How some tissues can 'breathe' without oxygen
Humans need oxygen molecules for a process called cellular respiration, which takes place in our cells' mitochondria. Through a series of reactions called the electron transport chain, electrons are passed along in a sort of cellular relay race, allowing the cell to create ATP, the molecule that gives our cells energy to complete their vital functions.
At the end of this chain, two electrons remain, which are typically passed off to oxygen, the "terminal electron acceptor." This completes the reaction and allows the process to continue with more electrons entering the electron transport chain.
In the past, however, scientists have noticed that cells are able to maintain some functions of the electron transport chain, even in the absence of oxygen. "This indicated that mitochondria could actually have partial function, even when oxygen is not the electron acceptor," said Whitehead Institute postdoctoral researcher Jessica Spinelli. "We wanted to understand, how does this work? How are mitochondria capable of maintaining these electron inputs when oxygen is not the terminal electron acceptor?"
In a paper published December 2 in the journal Science, Whitehead Institute scientists and collaborators led by Spinelli have found the answer to these questions. Their research shows that when cells are deprived of oxygen, another molecule called fumarate can step in and serve as a terminal electron acceptor to enable mitochondrial function in this environment. The research, which was completed in the laboratory of former Whitehead Member David Sabatini, answers a long-standing mystery in the field of cellular metabolism, and could potentially inform research into diseases that cause low oxygen levels in tissues, including ischemia, diabetes and cancer.
A new runner in the cellular relay
The researchers began their investigation into how cells can maintain mitochondrial function without oxygen by using mass spectrometry to measure the quantities of molecules called metabolites that are produced through cellular respiration in both normal and low-oxygen conditions. When cells were deprived of oxygen, researchers noticed a high level of a molecule called succinate.
When you add electrons to oxygen at the end of the electron transport chain, it picks up two protons and becomes water. When you add electrons to fumarate, it becomes succinate. "This led us to think that maybe this accumulation of succinate that's occurring could actually be caused by fumarate being used as an electron acceptor, and that this reaction could explain the maintenance of mitochondrial functions in hypoxia," Spinelli said.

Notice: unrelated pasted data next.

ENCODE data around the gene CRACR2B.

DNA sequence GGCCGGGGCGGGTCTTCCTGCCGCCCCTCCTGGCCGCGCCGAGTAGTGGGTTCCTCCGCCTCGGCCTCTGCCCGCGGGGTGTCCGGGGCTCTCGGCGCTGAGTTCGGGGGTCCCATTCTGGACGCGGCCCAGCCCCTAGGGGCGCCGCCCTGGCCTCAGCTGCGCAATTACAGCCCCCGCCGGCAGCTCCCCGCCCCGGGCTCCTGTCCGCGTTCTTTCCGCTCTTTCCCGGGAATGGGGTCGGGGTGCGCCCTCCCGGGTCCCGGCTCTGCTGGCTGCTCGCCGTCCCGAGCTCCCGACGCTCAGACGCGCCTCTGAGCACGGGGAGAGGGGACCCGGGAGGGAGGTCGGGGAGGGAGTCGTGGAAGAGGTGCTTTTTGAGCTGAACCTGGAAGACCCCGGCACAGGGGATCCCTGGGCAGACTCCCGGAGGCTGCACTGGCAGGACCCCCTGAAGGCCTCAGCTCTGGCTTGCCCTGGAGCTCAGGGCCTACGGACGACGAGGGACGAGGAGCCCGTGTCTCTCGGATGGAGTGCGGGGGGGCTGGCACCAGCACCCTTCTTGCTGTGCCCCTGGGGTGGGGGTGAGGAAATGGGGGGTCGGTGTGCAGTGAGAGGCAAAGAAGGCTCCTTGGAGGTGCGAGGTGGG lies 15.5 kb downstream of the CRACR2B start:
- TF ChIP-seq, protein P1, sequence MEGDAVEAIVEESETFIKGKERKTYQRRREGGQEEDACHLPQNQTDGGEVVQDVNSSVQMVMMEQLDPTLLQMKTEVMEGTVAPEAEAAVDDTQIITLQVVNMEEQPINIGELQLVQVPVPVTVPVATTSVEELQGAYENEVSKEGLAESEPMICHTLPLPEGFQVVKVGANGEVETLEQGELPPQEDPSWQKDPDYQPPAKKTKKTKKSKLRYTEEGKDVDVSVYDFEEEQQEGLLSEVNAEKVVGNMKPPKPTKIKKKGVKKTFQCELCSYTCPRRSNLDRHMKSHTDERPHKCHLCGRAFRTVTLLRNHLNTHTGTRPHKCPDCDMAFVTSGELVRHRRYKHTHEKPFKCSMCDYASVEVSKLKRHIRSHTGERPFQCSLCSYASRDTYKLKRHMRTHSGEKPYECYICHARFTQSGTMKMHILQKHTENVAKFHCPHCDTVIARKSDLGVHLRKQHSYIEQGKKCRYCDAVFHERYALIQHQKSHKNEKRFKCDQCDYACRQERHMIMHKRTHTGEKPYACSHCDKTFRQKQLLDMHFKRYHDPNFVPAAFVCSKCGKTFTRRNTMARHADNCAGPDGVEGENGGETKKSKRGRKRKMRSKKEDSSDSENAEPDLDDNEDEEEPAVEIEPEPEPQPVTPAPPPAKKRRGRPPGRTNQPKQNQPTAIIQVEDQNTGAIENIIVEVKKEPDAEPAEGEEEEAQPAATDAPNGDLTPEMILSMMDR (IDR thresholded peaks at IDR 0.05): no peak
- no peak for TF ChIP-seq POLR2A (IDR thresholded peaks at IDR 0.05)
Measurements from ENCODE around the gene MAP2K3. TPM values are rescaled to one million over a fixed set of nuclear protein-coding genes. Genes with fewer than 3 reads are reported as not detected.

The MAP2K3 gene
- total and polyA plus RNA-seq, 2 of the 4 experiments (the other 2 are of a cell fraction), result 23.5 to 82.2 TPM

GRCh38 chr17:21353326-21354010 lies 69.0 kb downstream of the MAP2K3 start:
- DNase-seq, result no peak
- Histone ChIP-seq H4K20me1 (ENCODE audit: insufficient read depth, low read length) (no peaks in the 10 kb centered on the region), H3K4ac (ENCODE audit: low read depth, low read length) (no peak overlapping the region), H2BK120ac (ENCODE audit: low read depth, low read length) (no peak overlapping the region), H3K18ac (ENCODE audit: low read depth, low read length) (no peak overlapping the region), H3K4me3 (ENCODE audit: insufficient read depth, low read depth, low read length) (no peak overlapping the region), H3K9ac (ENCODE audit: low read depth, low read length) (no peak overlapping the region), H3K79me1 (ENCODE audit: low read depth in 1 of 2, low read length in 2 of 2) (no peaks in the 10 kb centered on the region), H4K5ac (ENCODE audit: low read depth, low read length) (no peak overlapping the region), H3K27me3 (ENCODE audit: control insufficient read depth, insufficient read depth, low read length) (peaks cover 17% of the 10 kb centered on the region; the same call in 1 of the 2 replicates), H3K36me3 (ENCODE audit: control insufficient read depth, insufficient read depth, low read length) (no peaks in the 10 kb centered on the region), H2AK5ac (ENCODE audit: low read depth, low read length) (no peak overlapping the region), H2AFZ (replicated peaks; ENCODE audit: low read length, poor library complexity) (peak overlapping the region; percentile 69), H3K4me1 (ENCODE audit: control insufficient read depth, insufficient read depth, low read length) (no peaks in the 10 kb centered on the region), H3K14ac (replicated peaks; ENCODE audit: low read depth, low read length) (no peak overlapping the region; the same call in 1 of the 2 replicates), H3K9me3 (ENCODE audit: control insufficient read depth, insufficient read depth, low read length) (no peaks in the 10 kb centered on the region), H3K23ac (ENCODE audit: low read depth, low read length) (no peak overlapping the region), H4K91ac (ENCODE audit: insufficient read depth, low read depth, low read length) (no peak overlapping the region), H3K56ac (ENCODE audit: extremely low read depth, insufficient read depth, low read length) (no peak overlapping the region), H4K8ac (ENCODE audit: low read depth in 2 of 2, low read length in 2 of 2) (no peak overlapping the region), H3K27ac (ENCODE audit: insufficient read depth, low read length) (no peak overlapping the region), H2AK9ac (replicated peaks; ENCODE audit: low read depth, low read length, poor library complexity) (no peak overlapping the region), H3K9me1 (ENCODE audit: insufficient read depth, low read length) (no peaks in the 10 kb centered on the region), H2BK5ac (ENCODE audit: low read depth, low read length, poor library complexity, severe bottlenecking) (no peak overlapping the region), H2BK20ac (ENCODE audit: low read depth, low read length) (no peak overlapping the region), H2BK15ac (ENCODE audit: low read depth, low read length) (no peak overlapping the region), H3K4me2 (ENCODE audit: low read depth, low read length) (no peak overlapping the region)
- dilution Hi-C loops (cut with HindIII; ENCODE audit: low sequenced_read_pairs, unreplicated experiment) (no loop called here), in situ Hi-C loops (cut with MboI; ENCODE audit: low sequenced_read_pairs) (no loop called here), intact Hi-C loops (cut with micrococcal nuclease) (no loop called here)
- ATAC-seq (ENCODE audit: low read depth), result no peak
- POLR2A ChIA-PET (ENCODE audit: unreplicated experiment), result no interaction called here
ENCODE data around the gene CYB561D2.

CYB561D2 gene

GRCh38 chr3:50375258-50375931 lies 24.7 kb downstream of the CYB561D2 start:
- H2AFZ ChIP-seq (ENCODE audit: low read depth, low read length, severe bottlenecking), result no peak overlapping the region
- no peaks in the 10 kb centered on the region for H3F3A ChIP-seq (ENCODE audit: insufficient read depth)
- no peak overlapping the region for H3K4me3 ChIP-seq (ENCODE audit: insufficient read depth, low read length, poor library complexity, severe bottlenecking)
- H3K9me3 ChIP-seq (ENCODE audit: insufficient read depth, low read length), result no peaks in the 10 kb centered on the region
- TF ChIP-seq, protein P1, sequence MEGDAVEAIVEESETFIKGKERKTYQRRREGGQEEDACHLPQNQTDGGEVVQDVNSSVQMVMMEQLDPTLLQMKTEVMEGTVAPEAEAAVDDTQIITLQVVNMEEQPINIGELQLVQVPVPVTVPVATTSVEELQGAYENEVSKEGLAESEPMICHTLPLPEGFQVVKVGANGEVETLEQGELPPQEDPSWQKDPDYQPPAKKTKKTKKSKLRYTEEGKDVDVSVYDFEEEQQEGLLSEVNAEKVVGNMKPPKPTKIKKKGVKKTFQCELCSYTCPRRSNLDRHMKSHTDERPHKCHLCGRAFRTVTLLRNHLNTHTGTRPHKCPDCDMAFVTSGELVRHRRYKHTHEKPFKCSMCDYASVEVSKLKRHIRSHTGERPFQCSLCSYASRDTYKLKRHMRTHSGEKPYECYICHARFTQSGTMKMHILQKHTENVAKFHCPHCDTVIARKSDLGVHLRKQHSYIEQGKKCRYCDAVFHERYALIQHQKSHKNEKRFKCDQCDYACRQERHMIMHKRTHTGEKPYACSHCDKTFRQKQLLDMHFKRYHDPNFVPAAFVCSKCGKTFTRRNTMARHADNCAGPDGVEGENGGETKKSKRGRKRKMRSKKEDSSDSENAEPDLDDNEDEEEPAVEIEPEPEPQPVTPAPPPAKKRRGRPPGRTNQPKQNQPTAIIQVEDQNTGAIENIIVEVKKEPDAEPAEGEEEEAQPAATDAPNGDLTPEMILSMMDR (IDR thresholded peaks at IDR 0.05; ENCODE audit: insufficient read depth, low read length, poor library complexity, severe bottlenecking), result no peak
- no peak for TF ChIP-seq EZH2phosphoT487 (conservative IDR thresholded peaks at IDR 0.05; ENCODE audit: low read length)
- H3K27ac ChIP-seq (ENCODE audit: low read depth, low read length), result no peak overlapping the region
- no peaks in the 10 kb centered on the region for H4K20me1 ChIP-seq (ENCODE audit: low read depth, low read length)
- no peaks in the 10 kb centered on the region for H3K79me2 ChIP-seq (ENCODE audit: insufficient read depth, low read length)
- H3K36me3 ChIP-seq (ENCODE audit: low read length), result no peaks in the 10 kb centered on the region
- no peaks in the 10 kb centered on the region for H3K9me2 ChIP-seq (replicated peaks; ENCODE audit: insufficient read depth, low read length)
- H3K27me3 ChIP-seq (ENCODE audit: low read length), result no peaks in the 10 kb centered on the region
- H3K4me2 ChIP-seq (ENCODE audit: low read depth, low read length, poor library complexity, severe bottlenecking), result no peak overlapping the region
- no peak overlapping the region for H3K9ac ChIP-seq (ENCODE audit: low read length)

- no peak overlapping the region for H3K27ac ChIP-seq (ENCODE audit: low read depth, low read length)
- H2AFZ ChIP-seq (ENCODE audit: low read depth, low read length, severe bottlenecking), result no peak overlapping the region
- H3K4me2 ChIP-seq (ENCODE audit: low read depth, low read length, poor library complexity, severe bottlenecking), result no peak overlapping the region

Usually, the fumarate-succinate reaction runs the other direction in cells—a protein complex called the SDH complex takes away electrons from succinate, leaving fumarate. For the opposite to happen, the SDH complex would need to be running in reverse. "Although the SDH complex is known to catalyze some fumarate reduction, it was thought that it was thermodynamically impossible for this SDH complex to undergo a net reversal," Spinelli said. "Fumarate is used as an electron acceptor in lower eukaryotes, but they use a totally different enzyme and electron carrier, and mammals are not known to possess either of these."
Through a series of assays, however, the researchers were able to ascertain that this complex was indeed running in reverse in cultured cells, largely due to accumulation of a molecule called ubiquinol, which the researchers observed to build up under low-oxygen conditions.
With their hypothesis confirmed, "We wanted to get back to our initial question and ask, does that net reversal of the SDH complex maintain mitochondrial functions which are happening when cells are exposed to hypoxia?" said Spinelli. "So, we knocked out SDH complex and then we demonstrated through a number of means that loss of both oxygen and fumarate as an electron acceptors was sufficient to [bring the electron transport chain to a halt]."
All this work was done in cultured cells, so the next step for Spinelli and collaborators was to study whether fumarate could serve as a terminal electron acceptor in mouse models.
When they tried this, the team uncovered something interesting: some, but not all, of the mice's tissues were able to successfully reverse the activity of the SDH complex and perform mitochondrial functions using fumarate as a terminal electron acceptor.
"What was really cool to see is that there were three tissues —the kidney, the liver, and the brain—which on a bulk tissue scale, are operating the SDH complex in a backwards direction, even at physiological oxygen levels," said Spinelli. In other words, even in normal conditions, these tissues were reducing both fumarate and oxygen to maintain their functions, and when deprived of oxygen, fumarate could take over as a terminal electron acceptor.
In contrast, tissues such as the heart and the skeletal muscle are able to perform minimal fumarate reduction without reversing the SDH complex, but not to the extent that they could effectively retain mitochondrial function when deprived of oxygen.
"We think there's a lot of exciting work downstream of this to figure out how exactly this process is regulated differently in different tissues—and understanding in disease settings whether the SDH complex is operating in the net reverse direction," Spinelli said.
In particular, Spinelli is interested in studying the behavior of the SDH complex in cancer cells.
"Certain regions of solid tumors have very low levels of oxygen, and certain regions have high levels of oxygen," Spinelli siad. "It's interesting to think about how those cells are surviving in that microenvironment—are they using fumarate as an electron acceptor to enable cell survival?"